The main actors are more comfortable in their characters, the result of staying with them for 3 years. The addition of David Thewlis as Remus Lupin is a welcome one – and one of my favourite Defense Against the Dark Arts teachers throughout the series. The necessary addition of Michael Gambon as the new Dumbledore is a less welcome one. I understand about creating your own character but for me he just never worked as Dumbledore. I felt (and still feel) that he is too far removed from the character in the books. He is too harsh and has lost all the geniality that Harris imbued the character with. It’s one of my biggest gripe with the series. Aside from that the rest of the new castings are spot on. Gary Oldman is brilliant as Sirius and Timothy Spall is delightfully creepy as Pettigrew. Emma Thompson as Professor Trelawney is  pure genius. She is wonderfully kooky and spaced out just as the character is portrayed in the books.

I remember people saying when Prisoner of Azkaban first came out that you had never seen anything like the Dementors before and thinking have you not seen the Nazgul from Lord of the Rings as the Dementors are so clearly influenced by them. The expansion of the wizarding world through the introduction of Hogsmede adds another level of realism to the story. It is no longer self-contained within the school. Thankfully by Prisoner of Azkaban Rupert Grint is no longer pulling all those stupid faces! The comedy becomes more of a feature as are the little moments between Ron and Hermione.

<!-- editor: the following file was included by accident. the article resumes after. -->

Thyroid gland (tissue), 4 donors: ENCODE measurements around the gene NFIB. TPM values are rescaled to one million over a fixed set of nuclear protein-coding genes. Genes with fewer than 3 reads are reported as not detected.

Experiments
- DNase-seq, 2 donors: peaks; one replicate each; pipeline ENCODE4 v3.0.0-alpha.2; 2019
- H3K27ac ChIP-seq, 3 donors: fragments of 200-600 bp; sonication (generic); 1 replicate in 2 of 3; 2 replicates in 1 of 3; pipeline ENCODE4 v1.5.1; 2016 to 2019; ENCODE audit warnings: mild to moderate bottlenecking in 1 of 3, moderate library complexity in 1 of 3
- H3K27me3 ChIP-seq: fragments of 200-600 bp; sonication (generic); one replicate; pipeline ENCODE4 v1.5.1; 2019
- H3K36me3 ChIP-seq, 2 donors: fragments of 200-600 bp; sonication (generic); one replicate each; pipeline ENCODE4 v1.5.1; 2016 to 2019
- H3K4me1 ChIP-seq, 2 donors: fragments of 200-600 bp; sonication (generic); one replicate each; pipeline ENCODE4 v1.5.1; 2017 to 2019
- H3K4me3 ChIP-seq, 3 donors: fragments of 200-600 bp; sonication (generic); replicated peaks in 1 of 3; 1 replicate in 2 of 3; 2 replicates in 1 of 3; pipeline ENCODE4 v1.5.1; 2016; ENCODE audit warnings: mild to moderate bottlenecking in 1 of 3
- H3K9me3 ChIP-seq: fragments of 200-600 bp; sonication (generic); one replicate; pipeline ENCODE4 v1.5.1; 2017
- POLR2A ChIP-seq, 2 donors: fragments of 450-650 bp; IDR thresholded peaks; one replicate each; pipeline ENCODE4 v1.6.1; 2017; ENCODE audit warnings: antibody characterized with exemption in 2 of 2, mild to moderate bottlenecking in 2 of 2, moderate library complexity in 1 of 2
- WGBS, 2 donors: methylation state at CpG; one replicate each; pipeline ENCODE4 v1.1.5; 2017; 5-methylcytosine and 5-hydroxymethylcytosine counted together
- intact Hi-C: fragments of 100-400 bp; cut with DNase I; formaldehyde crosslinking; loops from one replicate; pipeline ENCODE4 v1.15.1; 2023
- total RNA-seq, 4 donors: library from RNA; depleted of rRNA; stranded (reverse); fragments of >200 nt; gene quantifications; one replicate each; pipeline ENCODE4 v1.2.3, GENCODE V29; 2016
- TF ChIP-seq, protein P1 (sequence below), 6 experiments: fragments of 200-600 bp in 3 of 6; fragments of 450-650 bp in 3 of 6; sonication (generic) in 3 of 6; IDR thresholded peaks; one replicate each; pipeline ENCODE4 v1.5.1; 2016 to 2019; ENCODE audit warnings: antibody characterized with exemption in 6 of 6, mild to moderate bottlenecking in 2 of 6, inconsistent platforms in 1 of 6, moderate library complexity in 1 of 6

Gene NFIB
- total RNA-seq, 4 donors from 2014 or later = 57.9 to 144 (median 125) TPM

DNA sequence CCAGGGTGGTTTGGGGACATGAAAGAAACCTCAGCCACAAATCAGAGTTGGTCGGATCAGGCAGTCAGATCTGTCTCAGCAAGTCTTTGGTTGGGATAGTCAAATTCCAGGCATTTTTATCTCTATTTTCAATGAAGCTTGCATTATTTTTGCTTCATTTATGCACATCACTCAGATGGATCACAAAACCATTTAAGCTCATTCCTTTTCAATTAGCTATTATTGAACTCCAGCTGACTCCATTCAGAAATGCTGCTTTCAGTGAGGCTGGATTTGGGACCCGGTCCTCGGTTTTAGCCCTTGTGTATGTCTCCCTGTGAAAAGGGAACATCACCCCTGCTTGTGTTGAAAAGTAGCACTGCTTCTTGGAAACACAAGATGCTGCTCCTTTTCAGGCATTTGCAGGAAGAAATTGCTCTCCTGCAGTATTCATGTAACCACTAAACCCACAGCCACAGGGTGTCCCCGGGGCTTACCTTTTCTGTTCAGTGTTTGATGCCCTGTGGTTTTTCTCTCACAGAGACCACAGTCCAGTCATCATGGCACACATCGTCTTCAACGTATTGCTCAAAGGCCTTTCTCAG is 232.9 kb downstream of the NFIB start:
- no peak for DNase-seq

Harry Potter and the Goblet of Fire

Director: Mike Newell


Harry Potter and the Goblet of Fire is where my issues with the series began. It is one of the largest books and therefore a lot of things needed to be cut which I understand. What I don’t get is the stuff they cut that would be needed later on in the books/films, like Bill going to the final task where he met Fleur ultimately leading to their marriage, especially when the author was part of the production team. There were a couple of bum casting as well, made all the more noticeable by the surrounding cast, all of whom perfectly embody their characters. Both the Crouches were wrong. Barty Crouch Snr (Roger Lloyd-Pack) is much too weak and whimpering. He doesn’t match the person Sirius says is ‘ so cold-hearted he sent his own son to Azkaban’. And then there’s David Tennant as Barty Crouch Jr. While he is spectacularly crazy it is just so out of character with the person in the books – especially during his sentencing to Azkaban where he is incredibly cocky as opposed to the sniveling and begging cry baby from the books.